What were you doing a year ago today?
If you are a New Zealand cricket fan, the chances are you were either at Eden Park or in front of a television, radio, computer or phone watching the World Cup semi-final between the Black Caps and South Africa.
That also means today, March 24, marks the anniversary of the most composed stroke in the country's limited overs history.
Dale Steyn gave Grant Elliott width outside off stump with the short-of-a-length penultimate delivery.
Elliott, like a baseball batter, was poised to strike with five runs required off two balls.
Listen: Ian Smith talks to Martin Devlin about calling the final over
His right foot was anchored deep in the crease, directed at point.
His left foot pointed straight. His bat swung in an arc which connected over long on.
That's when the ecstatic crowd mosh began. The cacophony must have carried across suburbs. In the normally staid media box, local cricketing sages offered Tarzan-like bellows of euphoria.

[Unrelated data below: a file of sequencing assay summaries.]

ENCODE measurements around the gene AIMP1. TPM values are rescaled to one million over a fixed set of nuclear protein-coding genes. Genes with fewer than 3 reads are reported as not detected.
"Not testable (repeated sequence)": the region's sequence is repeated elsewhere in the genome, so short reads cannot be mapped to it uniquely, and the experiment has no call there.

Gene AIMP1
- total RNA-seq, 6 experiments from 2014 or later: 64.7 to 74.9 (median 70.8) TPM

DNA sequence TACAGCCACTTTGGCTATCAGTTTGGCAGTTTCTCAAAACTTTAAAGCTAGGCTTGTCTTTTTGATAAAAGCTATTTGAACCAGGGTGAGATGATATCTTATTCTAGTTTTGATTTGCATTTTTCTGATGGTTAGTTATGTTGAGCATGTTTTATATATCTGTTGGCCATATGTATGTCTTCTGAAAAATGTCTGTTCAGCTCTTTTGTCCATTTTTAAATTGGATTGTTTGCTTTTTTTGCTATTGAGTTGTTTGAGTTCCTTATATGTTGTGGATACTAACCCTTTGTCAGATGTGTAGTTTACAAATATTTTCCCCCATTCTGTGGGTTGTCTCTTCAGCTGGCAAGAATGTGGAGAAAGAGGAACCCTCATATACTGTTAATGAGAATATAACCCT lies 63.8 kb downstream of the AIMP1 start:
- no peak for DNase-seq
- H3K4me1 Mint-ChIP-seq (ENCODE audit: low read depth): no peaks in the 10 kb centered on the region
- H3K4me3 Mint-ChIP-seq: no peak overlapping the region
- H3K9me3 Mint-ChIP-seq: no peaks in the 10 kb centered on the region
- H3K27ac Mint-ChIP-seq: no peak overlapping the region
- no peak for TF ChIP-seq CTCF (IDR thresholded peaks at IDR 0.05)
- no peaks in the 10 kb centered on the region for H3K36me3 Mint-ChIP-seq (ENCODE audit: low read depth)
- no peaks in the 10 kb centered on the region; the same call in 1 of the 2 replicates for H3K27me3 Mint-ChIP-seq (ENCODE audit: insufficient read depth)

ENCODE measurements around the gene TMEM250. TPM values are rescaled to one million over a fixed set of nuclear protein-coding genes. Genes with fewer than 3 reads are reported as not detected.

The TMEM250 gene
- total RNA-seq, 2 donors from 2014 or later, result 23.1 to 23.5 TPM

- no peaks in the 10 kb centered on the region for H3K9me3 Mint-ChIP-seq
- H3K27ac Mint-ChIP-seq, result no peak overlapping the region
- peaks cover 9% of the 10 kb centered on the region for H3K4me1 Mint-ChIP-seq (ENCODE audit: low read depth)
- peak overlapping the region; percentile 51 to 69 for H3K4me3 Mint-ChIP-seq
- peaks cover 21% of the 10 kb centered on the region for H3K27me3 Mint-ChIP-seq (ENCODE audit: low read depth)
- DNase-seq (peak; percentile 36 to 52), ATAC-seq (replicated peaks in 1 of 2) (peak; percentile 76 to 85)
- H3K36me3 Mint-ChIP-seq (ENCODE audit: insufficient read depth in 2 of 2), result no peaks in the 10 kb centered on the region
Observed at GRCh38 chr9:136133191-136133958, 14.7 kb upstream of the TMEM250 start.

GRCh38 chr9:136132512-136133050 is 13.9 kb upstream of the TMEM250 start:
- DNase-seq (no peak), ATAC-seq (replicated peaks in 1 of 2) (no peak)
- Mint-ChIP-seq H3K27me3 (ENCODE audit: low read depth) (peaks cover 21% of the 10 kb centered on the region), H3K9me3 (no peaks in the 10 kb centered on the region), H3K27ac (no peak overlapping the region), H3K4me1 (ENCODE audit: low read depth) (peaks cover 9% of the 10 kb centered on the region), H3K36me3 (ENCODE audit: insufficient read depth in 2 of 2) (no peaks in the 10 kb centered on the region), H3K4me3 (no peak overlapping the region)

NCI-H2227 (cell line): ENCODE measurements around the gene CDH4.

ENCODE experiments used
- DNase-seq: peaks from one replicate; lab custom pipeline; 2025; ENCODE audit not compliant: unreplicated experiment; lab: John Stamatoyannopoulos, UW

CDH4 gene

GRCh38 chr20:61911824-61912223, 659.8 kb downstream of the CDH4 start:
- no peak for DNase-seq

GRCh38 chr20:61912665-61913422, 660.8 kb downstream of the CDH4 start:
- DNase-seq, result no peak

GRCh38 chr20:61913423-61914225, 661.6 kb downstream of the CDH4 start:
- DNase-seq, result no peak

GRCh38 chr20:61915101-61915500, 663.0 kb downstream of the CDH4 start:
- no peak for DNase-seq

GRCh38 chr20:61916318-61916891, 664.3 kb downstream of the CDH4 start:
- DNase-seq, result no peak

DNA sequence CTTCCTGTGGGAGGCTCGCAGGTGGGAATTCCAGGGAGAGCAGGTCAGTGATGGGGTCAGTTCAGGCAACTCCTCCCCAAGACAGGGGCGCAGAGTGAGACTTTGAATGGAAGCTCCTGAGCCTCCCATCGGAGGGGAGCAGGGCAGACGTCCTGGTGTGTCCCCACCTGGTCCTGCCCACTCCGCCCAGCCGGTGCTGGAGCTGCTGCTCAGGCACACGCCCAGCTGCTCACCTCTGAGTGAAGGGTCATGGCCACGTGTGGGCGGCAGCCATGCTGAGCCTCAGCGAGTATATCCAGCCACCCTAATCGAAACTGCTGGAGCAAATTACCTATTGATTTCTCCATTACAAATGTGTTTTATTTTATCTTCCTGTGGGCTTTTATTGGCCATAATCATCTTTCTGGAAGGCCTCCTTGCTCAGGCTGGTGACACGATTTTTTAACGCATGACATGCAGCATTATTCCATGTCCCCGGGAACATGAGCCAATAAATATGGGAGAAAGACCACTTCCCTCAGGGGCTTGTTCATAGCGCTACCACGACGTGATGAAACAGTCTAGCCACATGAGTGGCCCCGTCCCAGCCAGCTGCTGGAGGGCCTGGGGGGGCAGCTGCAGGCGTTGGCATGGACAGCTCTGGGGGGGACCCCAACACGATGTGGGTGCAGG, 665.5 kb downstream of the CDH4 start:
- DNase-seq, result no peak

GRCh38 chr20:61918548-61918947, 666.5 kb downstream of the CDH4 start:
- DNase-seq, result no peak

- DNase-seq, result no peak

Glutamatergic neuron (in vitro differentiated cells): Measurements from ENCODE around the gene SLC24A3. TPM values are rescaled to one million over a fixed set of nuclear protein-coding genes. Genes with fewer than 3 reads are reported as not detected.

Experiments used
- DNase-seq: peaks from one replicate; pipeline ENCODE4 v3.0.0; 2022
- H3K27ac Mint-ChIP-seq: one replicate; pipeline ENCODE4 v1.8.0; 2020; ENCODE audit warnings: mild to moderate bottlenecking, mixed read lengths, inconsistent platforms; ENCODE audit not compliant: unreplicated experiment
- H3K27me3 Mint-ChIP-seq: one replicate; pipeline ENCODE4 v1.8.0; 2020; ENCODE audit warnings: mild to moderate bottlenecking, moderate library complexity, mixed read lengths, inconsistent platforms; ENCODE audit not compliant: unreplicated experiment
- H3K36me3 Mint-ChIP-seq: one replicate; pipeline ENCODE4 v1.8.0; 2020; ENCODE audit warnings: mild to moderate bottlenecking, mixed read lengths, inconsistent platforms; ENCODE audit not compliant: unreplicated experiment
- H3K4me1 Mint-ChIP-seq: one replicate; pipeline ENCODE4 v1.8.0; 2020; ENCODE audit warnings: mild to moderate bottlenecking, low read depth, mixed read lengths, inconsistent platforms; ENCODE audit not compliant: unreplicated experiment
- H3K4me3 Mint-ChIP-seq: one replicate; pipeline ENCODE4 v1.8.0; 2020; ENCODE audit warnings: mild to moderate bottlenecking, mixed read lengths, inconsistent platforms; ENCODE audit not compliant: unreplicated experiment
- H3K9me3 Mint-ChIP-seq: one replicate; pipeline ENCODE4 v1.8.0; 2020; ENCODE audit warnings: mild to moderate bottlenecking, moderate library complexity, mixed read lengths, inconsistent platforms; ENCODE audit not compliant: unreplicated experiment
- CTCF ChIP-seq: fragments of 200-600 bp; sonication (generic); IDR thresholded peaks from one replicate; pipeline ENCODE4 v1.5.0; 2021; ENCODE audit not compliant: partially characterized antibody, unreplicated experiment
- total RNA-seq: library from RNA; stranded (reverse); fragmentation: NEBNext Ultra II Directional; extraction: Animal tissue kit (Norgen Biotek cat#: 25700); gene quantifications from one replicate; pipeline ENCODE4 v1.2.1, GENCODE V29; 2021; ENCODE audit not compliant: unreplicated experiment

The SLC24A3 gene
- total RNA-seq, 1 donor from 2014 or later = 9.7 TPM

Elliott delivered New Zealand into their first World Cup final in 11 attempts over 40 years. 'Four-wicket win' was quite the euphemism.
Further poetry followed. The South African-born all-rounder dispatched the world's premier pace bowler from his former homeland, then reached to lift him off the turf as he lay in anguish.
Elliott made 84 off 73 balls, but the six earned immortality.
New Zealand have had other ODI batting strokes of note: Kane Williamson's six to beat Australia with a wicket to spare at the same tournament; Lance Cairns' one-hander off Dennis Lillee over the longest boundary at the MCG in 1983; and Brian McKechnie's care to block Trevor Chappell's underarm in 1981 before tossing his bat.
None matched Elliott's. In two swift movements with Steyn, he encapsulated what sport is all about.
Listen: Elliott sends Black Caps into World Cup final
It also created some great fan-made YouTube videos: